This was the weirdest, most fucked up stage ever and most of it didn't even happen until after the stage. It started out simply enough with a breakaway that was decent sized, though not large. What was pretty awesome was that George Hincapie was in the break and the virtual yellow jersey on the road. If he managed to keep the jersey at the end of the day, it would have been awesome. Except there was this little thing called hardcore drama going on. There were three bizarre events that happened.
1) A 60 year old woman was killed when she crossed the road on the Tour route. Apparently she crossed after the breakaway, but before the peloton, came through. First of all, let me say this was absolutely horrible and the last thing anyone would want to happen. Especially since after the police motor bike hit her, it slid into two other people, injuring them both. But let me just add that the only thing worst than crossing the road in front of cyclists is to cross between the peloton and the break. I really, really wish that that didn't happen. I also don't like the fact that the cyclists were forced to ride by her body by the side of the road (not only do I know that this happened because some cyclists were twittering about it, but also because there were pictures of her body – which is completely horrible – being passed by cyclists). It's a horrible accident that overshadows the rest of what I'm going to write about this stage.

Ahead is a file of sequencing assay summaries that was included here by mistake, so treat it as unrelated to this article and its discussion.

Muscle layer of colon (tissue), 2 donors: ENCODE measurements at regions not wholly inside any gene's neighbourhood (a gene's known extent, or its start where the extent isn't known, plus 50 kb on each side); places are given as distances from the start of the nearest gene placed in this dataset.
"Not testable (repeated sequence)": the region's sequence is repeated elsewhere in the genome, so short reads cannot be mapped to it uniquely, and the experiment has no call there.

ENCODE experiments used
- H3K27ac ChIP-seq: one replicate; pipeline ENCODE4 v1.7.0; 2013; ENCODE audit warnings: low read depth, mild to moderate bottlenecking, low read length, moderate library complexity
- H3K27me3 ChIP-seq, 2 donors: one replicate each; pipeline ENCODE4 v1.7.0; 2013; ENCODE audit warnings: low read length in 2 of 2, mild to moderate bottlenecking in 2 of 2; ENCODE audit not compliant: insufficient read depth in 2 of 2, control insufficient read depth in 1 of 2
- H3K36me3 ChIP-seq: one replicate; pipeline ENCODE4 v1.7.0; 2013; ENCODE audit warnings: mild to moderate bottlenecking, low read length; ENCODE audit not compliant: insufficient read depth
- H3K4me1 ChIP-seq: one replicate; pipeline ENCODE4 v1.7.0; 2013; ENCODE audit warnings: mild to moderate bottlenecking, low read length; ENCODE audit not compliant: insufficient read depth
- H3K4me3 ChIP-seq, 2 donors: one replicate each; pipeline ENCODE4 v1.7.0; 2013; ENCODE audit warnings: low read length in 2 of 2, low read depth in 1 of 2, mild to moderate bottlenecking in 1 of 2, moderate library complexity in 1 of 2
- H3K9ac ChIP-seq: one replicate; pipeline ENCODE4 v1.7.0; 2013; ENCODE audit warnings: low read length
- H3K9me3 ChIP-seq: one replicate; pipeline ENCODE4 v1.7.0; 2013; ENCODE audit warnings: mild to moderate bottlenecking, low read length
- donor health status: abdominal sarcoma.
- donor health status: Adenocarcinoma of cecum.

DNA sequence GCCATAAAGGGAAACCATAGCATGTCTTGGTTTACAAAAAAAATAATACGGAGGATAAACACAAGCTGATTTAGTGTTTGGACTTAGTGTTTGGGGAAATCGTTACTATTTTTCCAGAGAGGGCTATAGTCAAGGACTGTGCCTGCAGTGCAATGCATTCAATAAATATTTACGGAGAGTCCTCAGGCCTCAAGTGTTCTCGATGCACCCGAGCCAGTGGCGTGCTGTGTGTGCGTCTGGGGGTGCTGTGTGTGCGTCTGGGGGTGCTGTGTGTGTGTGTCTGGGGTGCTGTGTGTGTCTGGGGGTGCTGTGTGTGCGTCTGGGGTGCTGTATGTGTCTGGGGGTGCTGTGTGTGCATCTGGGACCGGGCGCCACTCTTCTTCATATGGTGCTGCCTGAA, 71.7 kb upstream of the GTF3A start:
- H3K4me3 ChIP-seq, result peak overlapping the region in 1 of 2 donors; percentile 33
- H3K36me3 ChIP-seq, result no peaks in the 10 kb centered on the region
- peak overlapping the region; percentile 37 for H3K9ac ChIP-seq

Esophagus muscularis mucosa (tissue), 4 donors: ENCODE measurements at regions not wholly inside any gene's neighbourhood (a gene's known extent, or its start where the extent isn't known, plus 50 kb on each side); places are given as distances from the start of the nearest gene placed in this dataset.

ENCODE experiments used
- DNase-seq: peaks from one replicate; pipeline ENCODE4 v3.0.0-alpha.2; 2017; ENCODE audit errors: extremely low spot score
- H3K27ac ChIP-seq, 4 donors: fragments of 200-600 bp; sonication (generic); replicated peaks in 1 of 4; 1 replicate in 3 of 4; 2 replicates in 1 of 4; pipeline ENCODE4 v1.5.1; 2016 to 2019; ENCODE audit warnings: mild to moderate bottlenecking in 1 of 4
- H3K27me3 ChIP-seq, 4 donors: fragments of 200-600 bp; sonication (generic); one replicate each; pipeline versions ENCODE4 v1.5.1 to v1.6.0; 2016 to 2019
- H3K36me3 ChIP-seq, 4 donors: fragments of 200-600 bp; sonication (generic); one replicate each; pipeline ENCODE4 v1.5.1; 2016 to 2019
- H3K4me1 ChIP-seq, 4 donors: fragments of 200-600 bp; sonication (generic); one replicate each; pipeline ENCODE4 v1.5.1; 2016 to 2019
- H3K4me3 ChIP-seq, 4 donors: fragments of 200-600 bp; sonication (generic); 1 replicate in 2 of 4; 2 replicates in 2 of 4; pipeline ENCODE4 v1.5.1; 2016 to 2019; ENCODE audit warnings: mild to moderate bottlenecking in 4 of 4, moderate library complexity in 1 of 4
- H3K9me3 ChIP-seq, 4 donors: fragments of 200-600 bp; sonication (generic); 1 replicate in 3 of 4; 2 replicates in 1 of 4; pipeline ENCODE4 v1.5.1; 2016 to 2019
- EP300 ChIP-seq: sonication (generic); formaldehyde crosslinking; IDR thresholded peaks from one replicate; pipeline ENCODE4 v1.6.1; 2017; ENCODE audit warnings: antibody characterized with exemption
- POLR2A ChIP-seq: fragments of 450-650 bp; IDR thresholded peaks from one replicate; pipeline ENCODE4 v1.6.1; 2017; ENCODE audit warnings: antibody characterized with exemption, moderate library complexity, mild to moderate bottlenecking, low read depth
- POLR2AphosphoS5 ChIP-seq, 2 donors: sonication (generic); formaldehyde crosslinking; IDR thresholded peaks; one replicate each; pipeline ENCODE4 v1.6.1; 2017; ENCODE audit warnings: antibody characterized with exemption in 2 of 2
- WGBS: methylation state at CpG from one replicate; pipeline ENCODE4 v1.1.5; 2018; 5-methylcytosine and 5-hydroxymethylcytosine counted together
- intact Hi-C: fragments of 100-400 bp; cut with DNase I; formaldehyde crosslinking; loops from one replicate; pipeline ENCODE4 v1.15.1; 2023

2) The sprint finish that my friends and I are calling The Mark Cavendish Incident. Basically, the sprint for points after the rest of the breakaway crossed the line or was caught was dramatic on every single level. Columbia did a little train for Mark (which I will talk about later, but not how it relates to the Green jersey) and things got weird and basically it looked like Mark was boxing it and then interfering (?) with Thor's chances at the sprint. I don't know if anyone complained (though I think Cervelo must have) or if the race officials decided to look at it again, but it's seriously hard to tell what happens. At full speed and from the front (aka, looking to the sprint from the finish) it's almost impossible to see what made the official DQ Cav (docking him points and giving Thor the Green). When you look at it from above, it kind of looks like Cav glances back, sees Thor (in Green) and then moves over in front of him. They have a brief argument, but again, it's hard to know if it was Cav, Columbia, a Cervelo (not Thor), the barriers, or some combination of all of those that forced Thor ... toward the barriers, since he didn't crash. I think it was unfair to DQ Cav, but what's done is done and I'm not the Tour expert.